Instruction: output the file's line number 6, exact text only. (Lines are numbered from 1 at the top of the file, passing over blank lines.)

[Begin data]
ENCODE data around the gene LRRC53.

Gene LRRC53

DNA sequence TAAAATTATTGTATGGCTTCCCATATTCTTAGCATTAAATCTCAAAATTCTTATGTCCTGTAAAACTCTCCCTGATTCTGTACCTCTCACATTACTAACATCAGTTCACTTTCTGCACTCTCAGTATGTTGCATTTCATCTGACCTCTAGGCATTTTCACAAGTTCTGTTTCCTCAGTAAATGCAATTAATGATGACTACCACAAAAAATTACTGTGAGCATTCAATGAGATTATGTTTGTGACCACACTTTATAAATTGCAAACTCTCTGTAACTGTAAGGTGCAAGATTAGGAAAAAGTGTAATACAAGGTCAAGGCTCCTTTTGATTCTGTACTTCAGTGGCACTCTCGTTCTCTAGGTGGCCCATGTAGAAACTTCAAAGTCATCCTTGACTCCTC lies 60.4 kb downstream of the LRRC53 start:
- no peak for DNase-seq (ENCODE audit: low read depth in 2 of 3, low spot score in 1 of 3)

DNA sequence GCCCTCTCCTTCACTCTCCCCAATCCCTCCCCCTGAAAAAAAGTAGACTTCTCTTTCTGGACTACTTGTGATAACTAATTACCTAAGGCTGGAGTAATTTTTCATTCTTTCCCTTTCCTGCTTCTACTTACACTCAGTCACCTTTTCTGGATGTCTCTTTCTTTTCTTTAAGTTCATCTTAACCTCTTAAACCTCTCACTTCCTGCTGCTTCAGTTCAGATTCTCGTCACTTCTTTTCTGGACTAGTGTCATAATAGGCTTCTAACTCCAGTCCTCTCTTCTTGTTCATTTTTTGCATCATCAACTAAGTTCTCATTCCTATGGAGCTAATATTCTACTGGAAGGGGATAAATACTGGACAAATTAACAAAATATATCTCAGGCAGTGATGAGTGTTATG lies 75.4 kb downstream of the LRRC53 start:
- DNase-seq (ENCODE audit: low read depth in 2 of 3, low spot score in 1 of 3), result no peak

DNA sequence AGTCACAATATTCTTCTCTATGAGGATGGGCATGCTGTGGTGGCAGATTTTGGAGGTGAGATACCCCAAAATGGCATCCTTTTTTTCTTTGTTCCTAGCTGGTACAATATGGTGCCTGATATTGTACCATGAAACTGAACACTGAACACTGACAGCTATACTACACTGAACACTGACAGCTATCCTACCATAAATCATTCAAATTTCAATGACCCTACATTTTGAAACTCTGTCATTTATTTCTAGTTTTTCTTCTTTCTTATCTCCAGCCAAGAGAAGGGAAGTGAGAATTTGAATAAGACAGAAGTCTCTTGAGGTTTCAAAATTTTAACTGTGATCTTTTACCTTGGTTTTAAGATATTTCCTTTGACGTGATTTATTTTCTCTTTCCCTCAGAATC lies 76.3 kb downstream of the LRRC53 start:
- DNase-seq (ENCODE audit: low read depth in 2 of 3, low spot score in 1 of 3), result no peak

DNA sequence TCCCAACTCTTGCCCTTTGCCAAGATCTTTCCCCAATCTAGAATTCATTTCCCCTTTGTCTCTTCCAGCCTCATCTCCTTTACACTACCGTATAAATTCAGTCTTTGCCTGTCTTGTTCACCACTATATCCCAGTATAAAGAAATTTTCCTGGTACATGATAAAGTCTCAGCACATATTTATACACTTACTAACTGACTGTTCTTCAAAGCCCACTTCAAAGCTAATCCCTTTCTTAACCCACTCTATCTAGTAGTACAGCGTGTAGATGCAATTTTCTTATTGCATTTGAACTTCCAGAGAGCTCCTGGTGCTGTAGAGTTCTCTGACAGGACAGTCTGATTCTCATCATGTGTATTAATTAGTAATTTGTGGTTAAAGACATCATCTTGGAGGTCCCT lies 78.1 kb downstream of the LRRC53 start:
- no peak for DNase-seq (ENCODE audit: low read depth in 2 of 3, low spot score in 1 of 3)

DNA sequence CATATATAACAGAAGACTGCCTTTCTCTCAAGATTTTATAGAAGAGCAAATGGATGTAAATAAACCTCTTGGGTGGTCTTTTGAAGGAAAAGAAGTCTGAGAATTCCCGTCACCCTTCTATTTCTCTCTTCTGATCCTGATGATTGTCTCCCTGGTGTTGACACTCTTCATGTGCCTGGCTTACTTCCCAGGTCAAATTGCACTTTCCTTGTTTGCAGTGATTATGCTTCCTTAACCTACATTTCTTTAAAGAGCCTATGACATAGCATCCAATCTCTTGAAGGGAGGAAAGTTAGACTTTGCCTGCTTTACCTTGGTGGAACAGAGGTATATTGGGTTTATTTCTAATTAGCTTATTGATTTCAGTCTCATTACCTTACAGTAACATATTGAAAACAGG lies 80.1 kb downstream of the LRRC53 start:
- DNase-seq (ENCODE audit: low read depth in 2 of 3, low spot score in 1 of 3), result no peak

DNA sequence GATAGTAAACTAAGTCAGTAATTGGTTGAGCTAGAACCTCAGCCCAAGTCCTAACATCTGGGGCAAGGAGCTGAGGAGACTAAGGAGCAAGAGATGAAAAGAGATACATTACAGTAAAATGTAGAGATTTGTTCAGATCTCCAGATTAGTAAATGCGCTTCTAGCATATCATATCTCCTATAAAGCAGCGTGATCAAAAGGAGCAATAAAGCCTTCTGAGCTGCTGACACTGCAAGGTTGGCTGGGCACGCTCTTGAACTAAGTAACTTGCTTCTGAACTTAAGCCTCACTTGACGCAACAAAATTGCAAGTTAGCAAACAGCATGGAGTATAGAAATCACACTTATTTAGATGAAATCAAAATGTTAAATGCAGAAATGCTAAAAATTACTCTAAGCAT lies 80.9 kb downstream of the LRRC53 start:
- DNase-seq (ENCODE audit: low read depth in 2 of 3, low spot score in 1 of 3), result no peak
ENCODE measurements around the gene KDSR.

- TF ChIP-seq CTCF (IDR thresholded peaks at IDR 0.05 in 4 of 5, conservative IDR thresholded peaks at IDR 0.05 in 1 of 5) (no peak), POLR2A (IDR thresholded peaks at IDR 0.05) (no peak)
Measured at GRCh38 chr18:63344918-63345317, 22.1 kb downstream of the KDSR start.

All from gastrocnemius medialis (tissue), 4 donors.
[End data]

- DNase-seq (ENCODE audit: low read depth in 2 of 3, low spot score in 1 of 3), result no peak